Q: Which country is interesting? A: 日本が面白いです Out of these countries, Japan is the country that is interesting

This is a very simplified way of distiguishing between は and が. Have a look at the sources below to see that the particles serve other purposes in a sentence.

Sources: http://www.guidetojapanese.org/learn/grammar/particlesintro http://nihonshock.com/2010/02/particles-the-difference-between-wa-and-ga/

June 11, 2017

https://www.duolingo.com/profile/YagamiHikari

"...a very simplified way..."

and I still didn't understand any of it.

Oh well, suppose it doesn't matter. Just means I'll have to start reading the げんき books.

Apparently they are pretty good.

June 12, 2017

https://www.duolingo.com/profile/AlexusTT

So if someone asks

ごはんはあついですか

I can reply

がんごはんがあついです

Would that be right?

................

But how do I ask if rice is hot instead of the meal?

June 28, 2017

https://www.duolingo.com/profile/Shellax

I am still learning so I don't expect to be entirely correct and someone is more than welcome to tell me I'm entirely wrong and correct me, but the way I've been determining whether to use は or が, I haven't been wrong yet. As a side note, I've been using IME which means I have to type what I want to say rather than using preset words given by Duolingo. So in this case, rice will be established as the topic, the は of the conversation beforehand. So now it becomes the subject of the discussion, the が of the conversation (until the topic changes by use of は). I think it would go something like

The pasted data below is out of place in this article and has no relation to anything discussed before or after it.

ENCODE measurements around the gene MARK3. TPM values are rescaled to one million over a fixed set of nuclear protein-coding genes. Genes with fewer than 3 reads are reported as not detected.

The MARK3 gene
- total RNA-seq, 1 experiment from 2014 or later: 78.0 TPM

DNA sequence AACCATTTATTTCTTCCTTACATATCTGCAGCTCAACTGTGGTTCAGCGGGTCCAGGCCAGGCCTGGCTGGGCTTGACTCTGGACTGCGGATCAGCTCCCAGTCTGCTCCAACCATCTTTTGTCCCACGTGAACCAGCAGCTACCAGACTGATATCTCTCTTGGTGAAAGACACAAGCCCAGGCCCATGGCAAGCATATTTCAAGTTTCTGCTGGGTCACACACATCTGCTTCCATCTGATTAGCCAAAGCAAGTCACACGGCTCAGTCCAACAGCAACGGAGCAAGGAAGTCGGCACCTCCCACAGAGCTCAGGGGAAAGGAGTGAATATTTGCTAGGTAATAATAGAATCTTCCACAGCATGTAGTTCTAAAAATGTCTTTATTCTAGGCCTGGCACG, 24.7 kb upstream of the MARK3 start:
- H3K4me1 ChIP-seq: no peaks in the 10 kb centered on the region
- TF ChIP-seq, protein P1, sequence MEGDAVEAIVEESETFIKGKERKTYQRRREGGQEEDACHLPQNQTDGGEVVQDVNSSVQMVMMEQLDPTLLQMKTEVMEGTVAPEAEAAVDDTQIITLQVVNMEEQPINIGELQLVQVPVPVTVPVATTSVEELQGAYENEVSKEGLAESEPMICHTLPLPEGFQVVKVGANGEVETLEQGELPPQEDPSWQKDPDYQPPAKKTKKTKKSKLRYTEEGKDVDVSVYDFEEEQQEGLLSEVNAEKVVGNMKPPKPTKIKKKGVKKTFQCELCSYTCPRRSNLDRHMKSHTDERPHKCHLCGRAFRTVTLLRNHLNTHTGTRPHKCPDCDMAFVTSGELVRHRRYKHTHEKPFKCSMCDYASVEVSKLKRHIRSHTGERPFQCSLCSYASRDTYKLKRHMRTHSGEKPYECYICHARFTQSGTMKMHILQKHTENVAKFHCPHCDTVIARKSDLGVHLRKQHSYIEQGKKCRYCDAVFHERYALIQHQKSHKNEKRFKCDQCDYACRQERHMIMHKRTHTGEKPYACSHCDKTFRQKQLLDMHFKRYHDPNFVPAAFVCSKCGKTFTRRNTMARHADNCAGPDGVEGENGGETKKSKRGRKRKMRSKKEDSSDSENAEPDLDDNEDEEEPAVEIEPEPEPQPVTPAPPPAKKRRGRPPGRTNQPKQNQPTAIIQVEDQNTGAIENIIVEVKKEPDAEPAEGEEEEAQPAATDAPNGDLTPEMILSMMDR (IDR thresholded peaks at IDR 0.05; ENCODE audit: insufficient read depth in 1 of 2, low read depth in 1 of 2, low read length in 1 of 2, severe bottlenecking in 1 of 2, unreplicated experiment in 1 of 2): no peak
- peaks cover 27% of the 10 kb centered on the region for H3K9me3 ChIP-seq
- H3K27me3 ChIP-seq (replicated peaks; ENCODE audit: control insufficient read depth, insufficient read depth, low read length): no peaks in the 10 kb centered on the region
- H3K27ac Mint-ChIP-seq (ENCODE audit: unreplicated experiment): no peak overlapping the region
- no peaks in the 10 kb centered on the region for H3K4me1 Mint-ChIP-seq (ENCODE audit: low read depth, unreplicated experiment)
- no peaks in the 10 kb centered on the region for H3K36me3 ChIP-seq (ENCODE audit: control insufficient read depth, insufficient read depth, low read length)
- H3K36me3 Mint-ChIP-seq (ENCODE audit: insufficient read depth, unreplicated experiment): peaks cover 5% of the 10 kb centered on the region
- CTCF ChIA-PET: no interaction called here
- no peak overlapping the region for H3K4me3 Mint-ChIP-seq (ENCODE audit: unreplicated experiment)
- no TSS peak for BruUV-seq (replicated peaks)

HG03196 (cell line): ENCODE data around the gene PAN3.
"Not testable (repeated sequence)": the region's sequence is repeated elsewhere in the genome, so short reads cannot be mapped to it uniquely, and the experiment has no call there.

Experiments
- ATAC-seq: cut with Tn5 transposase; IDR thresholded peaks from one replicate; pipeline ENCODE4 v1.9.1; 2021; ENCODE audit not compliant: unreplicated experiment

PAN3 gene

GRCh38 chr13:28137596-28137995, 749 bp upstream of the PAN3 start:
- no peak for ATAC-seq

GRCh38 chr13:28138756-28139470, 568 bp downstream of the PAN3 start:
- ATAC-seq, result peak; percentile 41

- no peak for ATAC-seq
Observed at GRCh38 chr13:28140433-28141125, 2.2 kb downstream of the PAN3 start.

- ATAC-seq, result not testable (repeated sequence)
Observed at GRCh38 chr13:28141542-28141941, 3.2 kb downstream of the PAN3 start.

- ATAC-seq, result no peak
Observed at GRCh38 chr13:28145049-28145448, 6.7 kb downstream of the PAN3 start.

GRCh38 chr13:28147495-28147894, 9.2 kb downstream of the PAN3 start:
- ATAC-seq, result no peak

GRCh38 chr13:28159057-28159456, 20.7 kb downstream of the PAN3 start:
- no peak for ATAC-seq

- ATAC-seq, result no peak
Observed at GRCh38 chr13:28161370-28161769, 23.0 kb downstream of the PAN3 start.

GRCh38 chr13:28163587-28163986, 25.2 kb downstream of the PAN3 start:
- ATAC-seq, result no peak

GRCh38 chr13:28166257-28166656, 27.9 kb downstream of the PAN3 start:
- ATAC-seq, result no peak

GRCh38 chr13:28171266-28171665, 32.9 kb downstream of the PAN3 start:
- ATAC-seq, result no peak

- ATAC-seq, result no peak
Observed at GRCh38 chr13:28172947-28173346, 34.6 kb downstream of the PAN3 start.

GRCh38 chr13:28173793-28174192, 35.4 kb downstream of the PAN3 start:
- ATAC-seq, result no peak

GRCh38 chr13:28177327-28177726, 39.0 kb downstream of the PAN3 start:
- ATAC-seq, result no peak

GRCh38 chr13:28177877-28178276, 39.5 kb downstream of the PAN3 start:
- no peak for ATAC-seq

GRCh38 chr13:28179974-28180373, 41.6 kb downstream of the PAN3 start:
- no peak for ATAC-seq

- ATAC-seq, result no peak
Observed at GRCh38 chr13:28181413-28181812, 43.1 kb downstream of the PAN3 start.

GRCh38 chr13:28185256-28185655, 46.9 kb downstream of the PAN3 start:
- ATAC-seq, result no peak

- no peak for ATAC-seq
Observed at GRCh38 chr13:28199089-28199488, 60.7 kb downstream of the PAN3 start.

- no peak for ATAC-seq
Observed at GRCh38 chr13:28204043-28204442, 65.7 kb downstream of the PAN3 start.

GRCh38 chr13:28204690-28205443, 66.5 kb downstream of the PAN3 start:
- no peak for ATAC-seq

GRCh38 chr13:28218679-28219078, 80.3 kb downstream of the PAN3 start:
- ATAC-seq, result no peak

ごはんあついですか? (Is the rice hot?)

はい、[ごはん]あついです。(Yes, it [the rice] is hot.)

July 8, 2017

https://www.duolingo.com/profile/Joe264823

What if someone about the food or meal and you answered the rice is hot.

Would you use WA or GA?

February 20, 2019

https://www.duolingo.com/profile/hE4S2

Yes

July 28, 2017

https://www.duolingo.com/profile/skittlecurl

I think this depends on context and intonation.

For example, the way you would know if i was disscussing records or if i wanted you to record something. You can tell which i mean when i write the sentence out by using context clues.

In english when we speak we put emphasis on the start of the word for nouns and at the end for words.

"Let's go check out the music RECords"

Vs.

"Can you reCORD that t.v. show for me."

I can't give you good Japanese examples but the concept is the same.

January 25, 2018

https://www.duolingo.com/profile/LinguaNerd

You mean "verbs" not "words," I think :-)

January 27, 2019

https://www.duolingo.com/profile/AstralCai

This is so helpful thank you

August 5, 2017

https://www.duolingo.com/profile/KenShinoda